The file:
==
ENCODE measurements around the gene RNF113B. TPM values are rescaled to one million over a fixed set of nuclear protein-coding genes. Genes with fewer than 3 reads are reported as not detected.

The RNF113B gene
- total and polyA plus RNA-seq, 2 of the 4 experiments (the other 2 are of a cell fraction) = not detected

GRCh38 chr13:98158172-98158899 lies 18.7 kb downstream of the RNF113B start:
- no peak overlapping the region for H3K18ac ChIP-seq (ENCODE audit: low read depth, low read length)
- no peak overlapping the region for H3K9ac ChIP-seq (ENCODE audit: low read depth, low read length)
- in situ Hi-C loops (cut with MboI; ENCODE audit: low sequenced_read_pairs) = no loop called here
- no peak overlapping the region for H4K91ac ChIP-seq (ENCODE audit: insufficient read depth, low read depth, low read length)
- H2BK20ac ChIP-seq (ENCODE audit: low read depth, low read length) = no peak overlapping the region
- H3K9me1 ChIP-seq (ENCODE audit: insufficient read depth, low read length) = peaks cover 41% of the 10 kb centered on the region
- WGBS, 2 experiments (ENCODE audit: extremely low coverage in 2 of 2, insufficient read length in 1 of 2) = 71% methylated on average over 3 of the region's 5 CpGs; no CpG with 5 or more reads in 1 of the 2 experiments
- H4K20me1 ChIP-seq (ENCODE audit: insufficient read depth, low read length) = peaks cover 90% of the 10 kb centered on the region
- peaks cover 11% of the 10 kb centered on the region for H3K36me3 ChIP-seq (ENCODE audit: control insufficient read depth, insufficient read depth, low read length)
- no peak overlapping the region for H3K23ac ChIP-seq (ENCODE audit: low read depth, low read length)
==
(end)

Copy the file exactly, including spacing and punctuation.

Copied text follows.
ENCODE measurements around the gene RNF113B. TPM values are rescaled to one million over a fixed set of nuclear protein-coding genes. Genes with fewer than 3 reads are reported as not detected.

The RNF113B gene
- total and polyA plus RNA-seq, 2 of the 4 experiments (the other 2 are of a cell fraction) = not detected

GRCh38 chr13:98158172-98158899 lies 18.7 kb downstream of the RNF113B start:
- no peak overlapping the region for H3K18ac ChIP-seq (ENCODE audit: low read depth, low read length)
- no peak overlapping the region for H3K9ac ChIP-seq (ENCODE audit: low read depth, low read length)
- in situ Hi-C loops (cut with MboI; ENCODE audit: low sequenced_read_pairs) = no loop called here
- no peak overlapping the region for H4K91ac ChIP-seq (ENCODE audit: insufficient read depth, low read depth, low read length)
- H2BK20ac ChIP-seq (ENCODE audit: low read depth, low read length) = no peak overlapping the region
- H3K9me1 ChIP-seq (ENCODE audit: insufficient read depth, low read length) = peaks cover 41% of the 10 kb centered on the region
- WGBS, 2 experiments (ENCODE audit: extremely low coverage in 2 of 2, insufficient read length in 1 of 2) = 71% methylated on average over 3 of the region's 5 CpGs; no CpG with 5 or more reads in 1 of the 2 experiments
- H4K20me1 ChIP-seq (ENCODE audit: insufficient read depth, low read length) = peaks cover 90% of the 10 kb centered on the region
- peaks cover 11% of the 10 kb centered on the region for H3K36me3 ChIP-seq (ENCODE audit: control insufficient read depth, insufficient read depth, low read length)
- no peak overlapping the region for H3K23ac ChIP-seq (ENCODE audit: low read depth, low read length)